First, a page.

How many walnuts should we eat per day to reap the benefits? In the case of walnuts, one ounce means about 7 shelled walnuts, or 14 walnut halves.
In a recent post on www.healthline.com Rachael Link (see bio at end of post) researched and wrote that heart disease accounts for nearly one-third of all deaths worldwide. In fact, certain foods can influence blood pressure, triglycerides, cholesterol levels and inflammation, all of which are risk factors for heart disease, said Ms. Link.
She lists foods that we all should be eating to maximize heart health because diet plays such a major role in lowering risks of heart disease. PillartoPost.org will share her healthy and common sense findings now through Spring most Thursdays.
ABOUT THE AUTHOR. Rachael Link is a registered dietitian based in New York City. She earned her undergraduate degree in Missouri and completed her Master's degree at New York University. She is passionate about plant-based nutrition and achieving better health by balancing her time between the kitchen and the gym. She is a diet expert with Healthline.com and also enjoys sharing healthy recipes and nutrition tips on her excellent blog called Nutrimental.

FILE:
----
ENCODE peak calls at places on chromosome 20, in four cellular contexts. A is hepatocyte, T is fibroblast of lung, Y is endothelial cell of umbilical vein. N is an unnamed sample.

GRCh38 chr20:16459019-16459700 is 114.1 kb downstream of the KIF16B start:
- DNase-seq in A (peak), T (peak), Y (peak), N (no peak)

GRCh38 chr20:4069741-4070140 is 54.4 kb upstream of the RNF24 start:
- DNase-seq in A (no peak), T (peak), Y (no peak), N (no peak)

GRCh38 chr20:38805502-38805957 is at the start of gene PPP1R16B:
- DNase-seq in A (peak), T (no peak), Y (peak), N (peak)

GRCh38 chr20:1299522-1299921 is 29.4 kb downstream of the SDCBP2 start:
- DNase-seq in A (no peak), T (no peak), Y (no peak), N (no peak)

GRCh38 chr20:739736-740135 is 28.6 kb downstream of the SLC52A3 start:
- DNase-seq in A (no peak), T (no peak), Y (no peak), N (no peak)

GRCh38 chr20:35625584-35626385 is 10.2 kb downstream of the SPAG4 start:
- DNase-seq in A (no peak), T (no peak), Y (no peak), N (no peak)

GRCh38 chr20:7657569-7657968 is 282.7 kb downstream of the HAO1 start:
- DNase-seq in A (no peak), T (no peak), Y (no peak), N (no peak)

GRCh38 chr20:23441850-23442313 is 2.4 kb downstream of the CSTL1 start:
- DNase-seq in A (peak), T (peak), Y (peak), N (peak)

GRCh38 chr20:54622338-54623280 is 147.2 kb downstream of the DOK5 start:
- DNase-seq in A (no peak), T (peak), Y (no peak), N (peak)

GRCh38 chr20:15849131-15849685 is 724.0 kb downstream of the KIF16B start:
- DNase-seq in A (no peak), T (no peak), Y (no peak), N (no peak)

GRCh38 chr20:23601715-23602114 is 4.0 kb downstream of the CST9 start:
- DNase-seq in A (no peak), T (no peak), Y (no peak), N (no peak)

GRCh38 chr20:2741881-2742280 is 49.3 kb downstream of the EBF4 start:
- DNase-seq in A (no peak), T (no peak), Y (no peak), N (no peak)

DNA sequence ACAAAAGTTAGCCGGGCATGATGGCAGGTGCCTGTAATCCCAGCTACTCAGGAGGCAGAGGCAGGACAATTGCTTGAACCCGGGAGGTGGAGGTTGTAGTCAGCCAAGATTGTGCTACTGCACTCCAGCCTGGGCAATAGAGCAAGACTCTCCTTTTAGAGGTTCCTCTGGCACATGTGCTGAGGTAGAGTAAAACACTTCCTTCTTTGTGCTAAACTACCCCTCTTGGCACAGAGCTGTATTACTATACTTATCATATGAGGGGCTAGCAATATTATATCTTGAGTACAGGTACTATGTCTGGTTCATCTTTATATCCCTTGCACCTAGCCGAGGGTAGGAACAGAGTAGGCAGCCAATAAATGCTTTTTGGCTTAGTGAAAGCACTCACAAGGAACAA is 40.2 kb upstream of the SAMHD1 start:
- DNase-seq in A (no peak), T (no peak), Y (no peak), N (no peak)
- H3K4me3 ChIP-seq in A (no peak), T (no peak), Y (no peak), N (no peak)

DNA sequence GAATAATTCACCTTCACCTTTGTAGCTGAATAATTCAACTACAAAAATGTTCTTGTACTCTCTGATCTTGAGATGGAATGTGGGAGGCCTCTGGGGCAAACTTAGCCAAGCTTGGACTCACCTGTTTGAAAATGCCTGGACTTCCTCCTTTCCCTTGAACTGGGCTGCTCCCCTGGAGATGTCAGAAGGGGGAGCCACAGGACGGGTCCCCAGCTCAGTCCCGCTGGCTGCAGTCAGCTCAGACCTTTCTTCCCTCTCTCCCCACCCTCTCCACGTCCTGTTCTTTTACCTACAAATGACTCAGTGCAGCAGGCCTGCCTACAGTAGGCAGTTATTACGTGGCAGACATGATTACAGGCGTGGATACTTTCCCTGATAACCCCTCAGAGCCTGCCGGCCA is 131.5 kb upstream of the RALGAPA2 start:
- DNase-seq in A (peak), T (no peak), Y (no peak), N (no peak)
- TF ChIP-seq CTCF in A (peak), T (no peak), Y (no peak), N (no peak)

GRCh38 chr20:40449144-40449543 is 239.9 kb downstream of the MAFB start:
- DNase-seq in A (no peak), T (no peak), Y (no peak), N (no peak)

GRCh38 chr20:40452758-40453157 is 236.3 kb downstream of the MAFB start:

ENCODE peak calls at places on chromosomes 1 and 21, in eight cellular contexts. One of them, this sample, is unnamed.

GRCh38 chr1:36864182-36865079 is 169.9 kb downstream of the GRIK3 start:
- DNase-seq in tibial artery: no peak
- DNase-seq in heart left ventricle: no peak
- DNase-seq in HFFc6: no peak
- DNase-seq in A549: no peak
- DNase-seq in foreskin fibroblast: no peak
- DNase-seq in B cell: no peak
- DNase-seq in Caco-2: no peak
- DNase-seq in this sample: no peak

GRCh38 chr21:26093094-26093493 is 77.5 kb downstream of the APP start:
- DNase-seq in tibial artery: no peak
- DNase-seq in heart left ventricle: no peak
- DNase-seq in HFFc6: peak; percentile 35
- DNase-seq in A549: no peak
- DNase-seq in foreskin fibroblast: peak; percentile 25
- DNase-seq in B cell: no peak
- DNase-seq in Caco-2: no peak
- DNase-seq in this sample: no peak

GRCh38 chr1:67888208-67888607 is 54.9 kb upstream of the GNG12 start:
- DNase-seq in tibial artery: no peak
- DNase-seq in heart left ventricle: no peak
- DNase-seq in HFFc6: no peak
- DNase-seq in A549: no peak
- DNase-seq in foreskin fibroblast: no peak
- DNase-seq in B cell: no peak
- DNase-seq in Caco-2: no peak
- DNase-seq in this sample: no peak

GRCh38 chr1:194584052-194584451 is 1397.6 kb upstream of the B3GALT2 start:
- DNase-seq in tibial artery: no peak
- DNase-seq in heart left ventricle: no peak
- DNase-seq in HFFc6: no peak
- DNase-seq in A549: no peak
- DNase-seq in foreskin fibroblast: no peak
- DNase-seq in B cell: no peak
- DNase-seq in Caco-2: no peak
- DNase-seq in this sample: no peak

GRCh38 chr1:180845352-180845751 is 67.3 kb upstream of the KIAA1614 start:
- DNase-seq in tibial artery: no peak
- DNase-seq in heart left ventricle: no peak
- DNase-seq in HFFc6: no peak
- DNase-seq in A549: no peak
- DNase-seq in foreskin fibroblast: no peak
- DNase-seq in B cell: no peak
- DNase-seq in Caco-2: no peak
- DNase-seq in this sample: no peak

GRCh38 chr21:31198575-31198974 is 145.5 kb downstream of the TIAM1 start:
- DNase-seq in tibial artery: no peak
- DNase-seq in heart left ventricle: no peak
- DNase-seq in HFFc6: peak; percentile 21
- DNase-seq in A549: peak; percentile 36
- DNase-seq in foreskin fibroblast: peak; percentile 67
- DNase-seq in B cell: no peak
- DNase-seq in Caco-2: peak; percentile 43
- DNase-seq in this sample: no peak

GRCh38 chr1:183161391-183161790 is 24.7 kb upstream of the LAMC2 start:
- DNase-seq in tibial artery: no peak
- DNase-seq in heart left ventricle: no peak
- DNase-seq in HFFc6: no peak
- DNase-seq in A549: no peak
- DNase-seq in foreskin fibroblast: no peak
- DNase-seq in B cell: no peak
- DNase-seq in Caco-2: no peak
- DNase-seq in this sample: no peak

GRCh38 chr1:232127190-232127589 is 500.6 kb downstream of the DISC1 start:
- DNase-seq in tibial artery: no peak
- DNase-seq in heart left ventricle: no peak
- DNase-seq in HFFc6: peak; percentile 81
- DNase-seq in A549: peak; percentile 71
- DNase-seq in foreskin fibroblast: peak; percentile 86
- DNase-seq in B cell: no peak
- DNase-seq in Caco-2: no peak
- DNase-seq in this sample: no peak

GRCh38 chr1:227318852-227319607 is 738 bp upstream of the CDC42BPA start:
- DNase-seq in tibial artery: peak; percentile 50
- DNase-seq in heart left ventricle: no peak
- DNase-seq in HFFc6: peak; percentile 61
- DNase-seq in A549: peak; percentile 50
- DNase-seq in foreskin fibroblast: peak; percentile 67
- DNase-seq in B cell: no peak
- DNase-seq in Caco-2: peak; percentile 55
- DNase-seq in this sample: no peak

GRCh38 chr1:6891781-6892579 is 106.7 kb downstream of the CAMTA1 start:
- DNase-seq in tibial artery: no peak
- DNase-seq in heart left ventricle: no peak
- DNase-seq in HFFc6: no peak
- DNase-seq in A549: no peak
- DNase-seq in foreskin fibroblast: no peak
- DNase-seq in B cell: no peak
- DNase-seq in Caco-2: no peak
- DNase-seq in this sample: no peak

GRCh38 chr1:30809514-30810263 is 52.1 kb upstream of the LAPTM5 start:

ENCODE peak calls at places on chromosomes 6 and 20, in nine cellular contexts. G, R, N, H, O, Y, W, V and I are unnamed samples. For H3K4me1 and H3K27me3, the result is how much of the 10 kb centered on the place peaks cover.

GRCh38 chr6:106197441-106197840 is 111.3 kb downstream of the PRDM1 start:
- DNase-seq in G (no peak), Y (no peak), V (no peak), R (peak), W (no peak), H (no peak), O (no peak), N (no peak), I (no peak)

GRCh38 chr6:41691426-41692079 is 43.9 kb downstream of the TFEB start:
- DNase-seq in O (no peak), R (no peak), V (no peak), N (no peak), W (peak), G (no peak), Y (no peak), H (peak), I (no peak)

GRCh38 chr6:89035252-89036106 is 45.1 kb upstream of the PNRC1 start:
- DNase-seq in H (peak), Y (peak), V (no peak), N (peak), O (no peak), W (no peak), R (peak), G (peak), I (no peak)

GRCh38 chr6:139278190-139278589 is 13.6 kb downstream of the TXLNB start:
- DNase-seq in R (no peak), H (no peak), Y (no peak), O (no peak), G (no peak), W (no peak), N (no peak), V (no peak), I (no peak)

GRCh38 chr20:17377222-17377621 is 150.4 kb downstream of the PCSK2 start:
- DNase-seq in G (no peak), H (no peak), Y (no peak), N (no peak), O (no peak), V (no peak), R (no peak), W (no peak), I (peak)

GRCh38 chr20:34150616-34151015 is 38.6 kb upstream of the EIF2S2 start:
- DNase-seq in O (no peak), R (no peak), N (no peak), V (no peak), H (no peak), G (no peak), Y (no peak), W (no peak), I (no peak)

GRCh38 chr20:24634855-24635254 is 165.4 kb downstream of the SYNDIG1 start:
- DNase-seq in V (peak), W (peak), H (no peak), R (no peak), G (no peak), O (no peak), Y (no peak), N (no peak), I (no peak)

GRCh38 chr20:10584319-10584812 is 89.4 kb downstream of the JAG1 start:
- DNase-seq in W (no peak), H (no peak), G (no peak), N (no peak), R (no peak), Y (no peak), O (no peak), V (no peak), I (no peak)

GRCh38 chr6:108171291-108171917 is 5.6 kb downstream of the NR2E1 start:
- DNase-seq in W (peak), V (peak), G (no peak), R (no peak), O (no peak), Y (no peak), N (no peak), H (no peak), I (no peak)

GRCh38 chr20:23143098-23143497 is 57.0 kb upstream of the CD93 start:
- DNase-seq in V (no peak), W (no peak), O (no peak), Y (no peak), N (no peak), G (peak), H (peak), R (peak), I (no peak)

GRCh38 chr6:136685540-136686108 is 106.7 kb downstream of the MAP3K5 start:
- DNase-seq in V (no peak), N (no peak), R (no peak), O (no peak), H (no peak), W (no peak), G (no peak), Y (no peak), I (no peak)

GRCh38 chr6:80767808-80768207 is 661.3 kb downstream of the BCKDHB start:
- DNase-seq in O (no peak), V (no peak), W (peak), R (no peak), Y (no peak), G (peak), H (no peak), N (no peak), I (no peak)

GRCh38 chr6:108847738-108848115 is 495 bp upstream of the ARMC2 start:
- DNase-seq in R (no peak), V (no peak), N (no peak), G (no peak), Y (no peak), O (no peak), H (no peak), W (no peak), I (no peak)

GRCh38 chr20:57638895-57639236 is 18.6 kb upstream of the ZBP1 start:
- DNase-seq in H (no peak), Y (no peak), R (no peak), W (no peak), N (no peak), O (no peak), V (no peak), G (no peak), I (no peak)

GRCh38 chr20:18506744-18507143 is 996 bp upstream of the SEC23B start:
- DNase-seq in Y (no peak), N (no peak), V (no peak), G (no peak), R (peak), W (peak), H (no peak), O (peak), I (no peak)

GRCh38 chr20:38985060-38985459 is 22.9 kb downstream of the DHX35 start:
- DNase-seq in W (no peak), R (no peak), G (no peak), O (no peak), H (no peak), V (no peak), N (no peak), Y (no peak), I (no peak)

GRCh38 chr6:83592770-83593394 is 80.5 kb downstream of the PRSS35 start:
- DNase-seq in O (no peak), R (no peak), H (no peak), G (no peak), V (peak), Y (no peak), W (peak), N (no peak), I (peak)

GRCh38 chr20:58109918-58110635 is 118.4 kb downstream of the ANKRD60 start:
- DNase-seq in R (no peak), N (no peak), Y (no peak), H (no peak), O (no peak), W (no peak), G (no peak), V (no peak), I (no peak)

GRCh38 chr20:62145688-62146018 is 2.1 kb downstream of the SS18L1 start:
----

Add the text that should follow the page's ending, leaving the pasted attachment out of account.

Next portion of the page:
Walnuts are a great source of fiber and micronutrients like magnesium, copper and manganese.
Research shows that incorporating a few servings of walnuts in your diet can help protect against heart disease.
According to one review, eating walnuts can reduce “bad” LDL cholesterol by up to 16%, lower diastolic blood pressure by 2–3 mm Hg and decrease oxidative stress and inflammation.
Another study in 365 participants showed that diets supplemented with walnuts led to greater decreases in LDL and total cholesterol.
Interestingly, some studies have also found that regularly eating nuts such as walnuts is associated with a lower risk of heart disease.
Studies suggest that walnuts can help reduce cholesterol and blood pressure and may be associated with a lower risk of heart disease.